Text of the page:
The SSL/TLS protocol uses a pair of cryptographic keys – one public and one private to secure and authenticate connections. These keys are generated together as a pair and work in tandem during the TLS handshake process. The public key is used to encrypt, and a private key is used to decrypt the data.
While public keys are available to anyone as part of your SSL certificate, the private key is stored on the server and kept secret. When you fill in a form with personal information and submit it to the server, the public key encrypts the information and protects it from cyber-attackers. Once it reaches the server, the private key decrypts this information. The key pair ensures that nobody else can decode your sensitive data.
The private key is a text file created during the Certificate Signing Request (CSR) using a unique random number. You should always keep it in a safe place and never share it with anyone. Even if it’s just a text file, it’s essential for data integrity. You can damage your reputation beyond repair if your private key is compromised. Not to mention the financial losses you may incur. In this article, we’ll show you the best practices when it comes to private key storage.
Where to store the private key?
Generally, the best practice is to generate the private key along with the CSR on the server where you intend to install the SSL certificate. This way, you eliminate the risk of vulnerability during the transfer from one machine to another. However, sometimes you may need to create the private key via an external CSR generator tool. For this reason, there are special files called key stores that can safely store your public and private key pair.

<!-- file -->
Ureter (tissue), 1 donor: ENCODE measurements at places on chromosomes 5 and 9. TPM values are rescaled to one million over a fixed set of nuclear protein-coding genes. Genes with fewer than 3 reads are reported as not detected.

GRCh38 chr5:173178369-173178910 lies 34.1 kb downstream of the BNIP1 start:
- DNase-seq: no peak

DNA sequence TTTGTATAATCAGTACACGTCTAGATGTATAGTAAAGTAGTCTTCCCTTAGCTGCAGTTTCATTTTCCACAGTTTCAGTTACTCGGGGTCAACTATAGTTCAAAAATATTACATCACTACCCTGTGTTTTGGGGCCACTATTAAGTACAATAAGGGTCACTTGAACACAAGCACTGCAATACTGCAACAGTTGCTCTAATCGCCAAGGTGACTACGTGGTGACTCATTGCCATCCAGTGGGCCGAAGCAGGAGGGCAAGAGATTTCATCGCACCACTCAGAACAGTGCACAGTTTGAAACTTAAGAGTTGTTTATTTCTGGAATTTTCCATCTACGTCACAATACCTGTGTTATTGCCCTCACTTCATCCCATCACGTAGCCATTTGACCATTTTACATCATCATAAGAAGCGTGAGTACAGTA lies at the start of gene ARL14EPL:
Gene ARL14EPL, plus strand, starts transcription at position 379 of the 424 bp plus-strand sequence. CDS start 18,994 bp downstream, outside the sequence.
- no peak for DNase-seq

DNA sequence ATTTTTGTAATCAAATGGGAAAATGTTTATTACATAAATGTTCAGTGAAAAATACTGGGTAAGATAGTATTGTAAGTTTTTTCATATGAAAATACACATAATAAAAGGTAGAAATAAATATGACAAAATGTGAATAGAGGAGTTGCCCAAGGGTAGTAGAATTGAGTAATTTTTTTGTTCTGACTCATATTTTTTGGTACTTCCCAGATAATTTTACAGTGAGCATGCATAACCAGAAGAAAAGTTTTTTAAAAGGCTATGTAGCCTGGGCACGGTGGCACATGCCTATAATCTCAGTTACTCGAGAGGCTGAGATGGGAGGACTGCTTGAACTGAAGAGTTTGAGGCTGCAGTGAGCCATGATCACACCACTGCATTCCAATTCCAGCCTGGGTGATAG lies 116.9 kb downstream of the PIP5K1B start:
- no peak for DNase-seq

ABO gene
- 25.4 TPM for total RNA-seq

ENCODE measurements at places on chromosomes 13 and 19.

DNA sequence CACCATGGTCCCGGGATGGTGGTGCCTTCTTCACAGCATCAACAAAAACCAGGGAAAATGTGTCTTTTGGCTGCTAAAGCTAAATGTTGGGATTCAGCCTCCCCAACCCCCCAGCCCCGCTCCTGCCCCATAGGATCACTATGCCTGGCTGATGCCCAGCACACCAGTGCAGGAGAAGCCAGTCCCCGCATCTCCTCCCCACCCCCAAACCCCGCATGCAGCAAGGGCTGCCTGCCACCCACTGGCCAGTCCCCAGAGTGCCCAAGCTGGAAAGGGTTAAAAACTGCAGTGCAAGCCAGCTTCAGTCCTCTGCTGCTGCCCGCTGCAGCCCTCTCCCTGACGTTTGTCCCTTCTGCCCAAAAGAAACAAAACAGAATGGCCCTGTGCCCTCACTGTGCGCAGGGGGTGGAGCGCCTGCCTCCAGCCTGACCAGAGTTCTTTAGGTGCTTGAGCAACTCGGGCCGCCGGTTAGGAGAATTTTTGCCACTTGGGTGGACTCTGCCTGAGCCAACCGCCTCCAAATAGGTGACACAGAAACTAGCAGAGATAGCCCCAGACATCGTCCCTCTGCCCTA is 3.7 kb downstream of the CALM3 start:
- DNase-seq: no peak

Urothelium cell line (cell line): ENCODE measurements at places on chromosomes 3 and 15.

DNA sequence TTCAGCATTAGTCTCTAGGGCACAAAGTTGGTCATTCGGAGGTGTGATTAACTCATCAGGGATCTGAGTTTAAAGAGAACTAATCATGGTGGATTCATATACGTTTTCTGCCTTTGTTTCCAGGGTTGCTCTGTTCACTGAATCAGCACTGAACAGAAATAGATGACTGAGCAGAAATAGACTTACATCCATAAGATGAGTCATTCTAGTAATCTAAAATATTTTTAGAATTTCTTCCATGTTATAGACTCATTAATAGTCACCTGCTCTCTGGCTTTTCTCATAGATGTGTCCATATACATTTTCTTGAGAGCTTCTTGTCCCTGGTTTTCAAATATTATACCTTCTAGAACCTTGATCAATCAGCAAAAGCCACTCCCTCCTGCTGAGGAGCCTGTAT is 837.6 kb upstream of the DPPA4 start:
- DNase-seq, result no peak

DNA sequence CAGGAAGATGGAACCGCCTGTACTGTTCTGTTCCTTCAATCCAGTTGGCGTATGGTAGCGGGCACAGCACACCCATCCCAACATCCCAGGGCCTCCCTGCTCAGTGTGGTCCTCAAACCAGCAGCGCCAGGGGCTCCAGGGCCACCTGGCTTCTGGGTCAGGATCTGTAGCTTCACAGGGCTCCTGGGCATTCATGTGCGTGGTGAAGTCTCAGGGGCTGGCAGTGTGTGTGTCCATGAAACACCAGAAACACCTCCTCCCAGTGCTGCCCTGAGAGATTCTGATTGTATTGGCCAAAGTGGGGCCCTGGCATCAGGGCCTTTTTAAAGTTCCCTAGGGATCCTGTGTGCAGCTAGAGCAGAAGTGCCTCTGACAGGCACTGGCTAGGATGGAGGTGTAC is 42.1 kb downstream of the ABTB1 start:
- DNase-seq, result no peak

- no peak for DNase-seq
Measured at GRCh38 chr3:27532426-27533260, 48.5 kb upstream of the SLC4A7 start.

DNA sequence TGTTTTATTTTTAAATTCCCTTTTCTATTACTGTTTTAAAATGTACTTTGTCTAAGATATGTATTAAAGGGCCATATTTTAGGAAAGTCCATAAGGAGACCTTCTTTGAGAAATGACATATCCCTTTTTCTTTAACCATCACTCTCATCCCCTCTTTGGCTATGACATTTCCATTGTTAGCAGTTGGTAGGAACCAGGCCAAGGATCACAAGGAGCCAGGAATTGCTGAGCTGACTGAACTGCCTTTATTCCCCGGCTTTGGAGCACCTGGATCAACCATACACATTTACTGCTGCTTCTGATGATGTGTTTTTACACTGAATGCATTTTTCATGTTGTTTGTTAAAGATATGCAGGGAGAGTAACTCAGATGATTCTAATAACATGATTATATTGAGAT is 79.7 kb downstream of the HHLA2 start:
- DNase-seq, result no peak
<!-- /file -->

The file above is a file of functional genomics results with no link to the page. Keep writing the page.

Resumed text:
Keystores (PFX and KS files)
PKCS#12 (.pfx or .p12) and .jks* (created by the Java keytool) are special files containing your public/private keypair. You can store these files anywhere, including remote servers. Their main security appeal is a password that protects the contents. Anytime you want to use your private key, you have to enter a strong password. Be sure to create a sophisticated, random password if you use this method. Another benefit of such files is that you can easily distribute copies if multiple people need to use the certificate. Just make sure you completely trust them and their intentions when sharing the private key password.
If you’re looking for a bulletproof way to store your private keys, then you should go with physical devices such as USB Tokens, Smart Cards, or Hardware Storage Module (HSM). With such devices, the attackers must first gain access to them, which is significantly more unlikely in the real, physical world. The trick here is not to leave the portable devices such as USB Tokens and Smart Cards connected. As for HSMs, in both theory and practice, they should offer the best protection but are expensive and impractical for most users.
What happens when a private key is compromised?
Sometimes, despite your best efforts, your private key may become compromised. If you suspect or detect a security breach, you should submit a certificate revocation request to your Certificate Authority. Depending on your particular situation, the CA may have up to 5 days to revoke the certificate. If it finds clear evidence that the certificate request was not authorized, the certificate must be revoked within 24 hours.
What to do if you’ve lost your private key?
You don’t have to submit a revocation request if you’ve accidentally deleted the file and there’s no backup. In this case, all you have to do is contact your CA and ask for your certificate to be reissued. However, if your private key may fall in someone else’s hand as a result of a lost or stolen hard drive, it’s safer to ask for certificate revocation.
The private key is a critical component of your SSL certificate and data protection. It’s imperative to keep it safe by following the best industry practices. While no one is immune to data breaches, taking the necessary preventive measures reduces the risk associated with a compromised private key.